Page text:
Anyways, at the beginning of the session, each player secretly wrote which color of chip they’d want to claim as a share of XP at the end of the session (each chip being worth 1 XP). Which color they choose to claim should be based on how they envision playing their character during the session— if they’re going to be going on the offensive, they’ll want to claim reds; if they’re going to be helping/healing leader-y types, they’ll want to claim whites. Blues are for those who’ll alter the physical and human terrain of the story by creating temporary props & set pieces, retconning parts of the story, etc.

Well, at the end of the session, the box ended up having forty some-odd reds and only like a dozen each of the blues and whites. And once I looked at the slips of paper to see who had claimed what, only one player had claimed red, one player claimed blue, and three players claimed whites. Now, where’s the fault in this mechanic? How much of this chip disparity was caused by my piss-poor hands of cards and never successfully landing an attack on the PCs that they then needed to recover from by spending white chips? How many of the three choices of white had to do with two of those players having never played the game before, so the chip mechanics were entirely new to them?

Even Chris— the sole player to claim red chips as his take— immediately said he shouldn’t get 40+ XP for the session, while the rest of the players only got a pittance. We ended up just doing an even split, with the remainder getting awarded to Bunny, who was voted MVP (she had devised a really cunning plan that totally carried the day and gave both sides— including the “villain”— a win.) So, chalk that one up to the social contract, I guess! [1]

Anyways, maybe its my Caper!-centric ruthlessness, but I can’t help but feel there remains something to this “box office” mechanic. I mean, isn’t a trope of the superhero genre that you reap what you sow? That you get back what you put out into the universe? That with great power comes great responsibility? Like I said, I can’t help but feel there’s some there there, and that with a group of players who’ve played before, who fully understand what the chips do, and are also familiar with each other’s character, their powers, backstory, and what they bring to the table… this mechanic will add an interesting wrinkle to the roleplaying, the storytelling, and will narratively reinforce the chip-cashing that mechanically drives both.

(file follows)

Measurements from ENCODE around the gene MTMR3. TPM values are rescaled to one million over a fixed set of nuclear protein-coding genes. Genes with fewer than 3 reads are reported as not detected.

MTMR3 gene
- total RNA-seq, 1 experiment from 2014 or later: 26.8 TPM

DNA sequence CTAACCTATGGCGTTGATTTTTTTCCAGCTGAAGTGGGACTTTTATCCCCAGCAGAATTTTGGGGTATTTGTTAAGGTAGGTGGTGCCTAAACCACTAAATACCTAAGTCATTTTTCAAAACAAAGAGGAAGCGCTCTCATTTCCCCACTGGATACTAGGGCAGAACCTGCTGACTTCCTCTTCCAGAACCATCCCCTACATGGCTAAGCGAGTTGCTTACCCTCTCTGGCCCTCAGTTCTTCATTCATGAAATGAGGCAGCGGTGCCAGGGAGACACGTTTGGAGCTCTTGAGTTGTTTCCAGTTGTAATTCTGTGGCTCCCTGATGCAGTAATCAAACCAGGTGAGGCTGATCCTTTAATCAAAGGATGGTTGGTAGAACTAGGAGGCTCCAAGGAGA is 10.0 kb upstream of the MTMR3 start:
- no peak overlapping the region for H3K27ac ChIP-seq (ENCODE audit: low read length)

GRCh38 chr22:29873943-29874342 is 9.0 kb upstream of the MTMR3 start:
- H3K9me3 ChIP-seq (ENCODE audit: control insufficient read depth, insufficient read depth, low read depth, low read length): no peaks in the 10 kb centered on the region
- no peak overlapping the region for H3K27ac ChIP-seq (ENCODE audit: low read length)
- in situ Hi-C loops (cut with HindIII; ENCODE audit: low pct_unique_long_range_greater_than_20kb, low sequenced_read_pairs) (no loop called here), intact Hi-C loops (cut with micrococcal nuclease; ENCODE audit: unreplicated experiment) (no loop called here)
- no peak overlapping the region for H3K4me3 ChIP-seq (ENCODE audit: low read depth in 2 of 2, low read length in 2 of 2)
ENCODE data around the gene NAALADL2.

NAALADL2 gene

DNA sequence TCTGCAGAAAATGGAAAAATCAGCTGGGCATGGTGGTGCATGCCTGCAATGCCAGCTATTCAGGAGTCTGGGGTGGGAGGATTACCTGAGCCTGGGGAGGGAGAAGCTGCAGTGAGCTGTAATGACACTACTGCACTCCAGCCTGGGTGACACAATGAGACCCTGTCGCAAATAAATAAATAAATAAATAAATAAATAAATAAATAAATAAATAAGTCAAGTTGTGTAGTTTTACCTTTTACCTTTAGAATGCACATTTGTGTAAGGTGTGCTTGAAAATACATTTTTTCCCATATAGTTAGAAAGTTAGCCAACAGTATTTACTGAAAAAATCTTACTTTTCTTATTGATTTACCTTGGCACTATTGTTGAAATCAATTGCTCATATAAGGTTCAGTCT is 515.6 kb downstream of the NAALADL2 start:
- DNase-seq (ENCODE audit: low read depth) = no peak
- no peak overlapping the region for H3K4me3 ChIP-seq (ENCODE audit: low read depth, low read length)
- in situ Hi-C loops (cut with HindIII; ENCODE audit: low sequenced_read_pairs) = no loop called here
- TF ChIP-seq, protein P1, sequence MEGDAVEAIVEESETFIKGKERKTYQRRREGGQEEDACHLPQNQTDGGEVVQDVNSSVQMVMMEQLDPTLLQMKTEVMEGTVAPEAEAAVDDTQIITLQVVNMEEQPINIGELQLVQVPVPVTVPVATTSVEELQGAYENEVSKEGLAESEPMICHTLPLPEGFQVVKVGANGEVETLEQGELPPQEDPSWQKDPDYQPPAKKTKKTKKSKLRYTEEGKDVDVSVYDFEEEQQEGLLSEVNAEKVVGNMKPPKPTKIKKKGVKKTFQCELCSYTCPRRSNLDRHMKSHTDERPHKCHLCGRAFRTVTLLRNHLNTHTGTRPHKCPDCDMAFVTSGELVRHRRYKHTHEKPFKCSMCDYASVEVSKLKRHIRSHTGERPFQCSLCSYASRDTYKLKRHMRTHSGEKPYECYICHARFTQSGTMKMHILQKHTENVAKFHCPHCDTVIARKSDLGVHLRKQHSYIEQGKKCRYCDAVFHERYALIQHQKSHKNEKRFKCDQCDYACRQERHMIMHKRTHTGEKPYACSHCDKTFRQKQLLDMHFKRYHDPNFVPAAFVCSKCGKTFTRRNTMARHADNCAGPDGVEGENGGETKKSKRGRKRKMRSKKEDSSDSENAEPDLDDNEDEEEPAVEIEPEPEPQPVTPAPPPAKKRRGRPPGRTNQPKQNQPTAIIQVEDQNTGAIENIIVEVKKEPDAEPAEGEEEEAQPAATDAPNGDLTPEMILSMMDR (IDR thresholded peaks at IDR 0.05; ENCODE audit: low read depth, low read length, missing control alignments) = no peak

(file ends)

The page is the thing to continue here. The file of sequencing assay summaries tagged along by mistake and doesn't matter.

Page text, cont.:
There were some other rule changes that we kicked the tires on for the first time yesterday: an initiative mechanic, I had tweaked the stats for the Letters of Introduction, and I added a new “Previously, on red23…” opening scene mechanic that gives the players an opportunity to introduce their character and enter the session with some chips in their back pocket. All of these seemed to work out fine… or at least I didn’t hear any complaints about them after we wrapped and jawboned for awhile. But that may have been because the XP box office gag dominated the conversation. 😉

Anyways, I’m really looking forward to session three! I’ve already decided its going to be a PvP ‘Danger Room‘ session so I can really see how the combat rules work.

 


[1] Call it sour grapes if you will, but even now— nearly eight(!) years after I designed Caper!— I still fail to understand the complaint I heard from some critics that they didn’t like the game because it led to backstabbing and ruthlessness since— unlike most (if not all) roleplaying games— it has an actual ‘win condition’. Methinks those folks need to play some Diplomacy.

[The Long March] Chapter 1: Sorcerer (and a bit of Chapter 2: Agon)

December 24, 2013

I’ve been busy and haven’t gotten around to writing things up lately, but the Great 13 One Shots Experiment has not died on the vine! We’ve finished off the first chapter (Sorcerer and Sword) and have done character creation for the second (Agon). Due to holidays and grown-up schedules and such it’s slower than I’d hoped, but so it goes.

I’ll discuss the systems and play below. The summary of the story is over at the Book of the Long March site. (more…)

A couple more 13th Age things

September 6, 2012

1. Session 3 of my one-shot went very well. It was an evening of almost entirely combat – 2 encounters plus some stuff in the middle. The encounters went very nicely and there was some sweet improvised stunting.

At one point the characters were on an airship that was plummeting to the ground, out of control.

Len (whose character had taken the ship’s helm and was looking for a place to crash land): “Is there a body of water nearby? or some woods?”
Me: “Well, there’s the Queen’s Wood…”
Len: “Do you think she’d mind?”

Next up for us is converting the characters from our 4e game!

2. Support the Kickstarter to fund the first supplement (which will include the Monk, Druid and Chaos Shaman classes as well as some really sweet setting stuff like Living Dungeons, which are awesome).

3. One thing my players didn’t like was the character sheet. The defenses are on the front (or page 1) but the basic attacks are on the back (or page 2), leading to constant flipping. So the redoubtable John O’Brien cut and pasted up a one-page version from the one that was provided. Since it was directly derived from their sheet I checked with Rob Heinsoo before posting it, and he said okay, 13th Age- New Sheet!

4. Dan – you remember Dan? From the last post? – played a demo at GenCon. Here’s his report:

(more…)

13th Age Seminar at GenCon

August 22, 2012

Friend of the Blog and general sexy beast Dan went to GenCon last weekend and files this report…

My time at GenCon was very limited this year, so I was reduced to the following two humble hopes: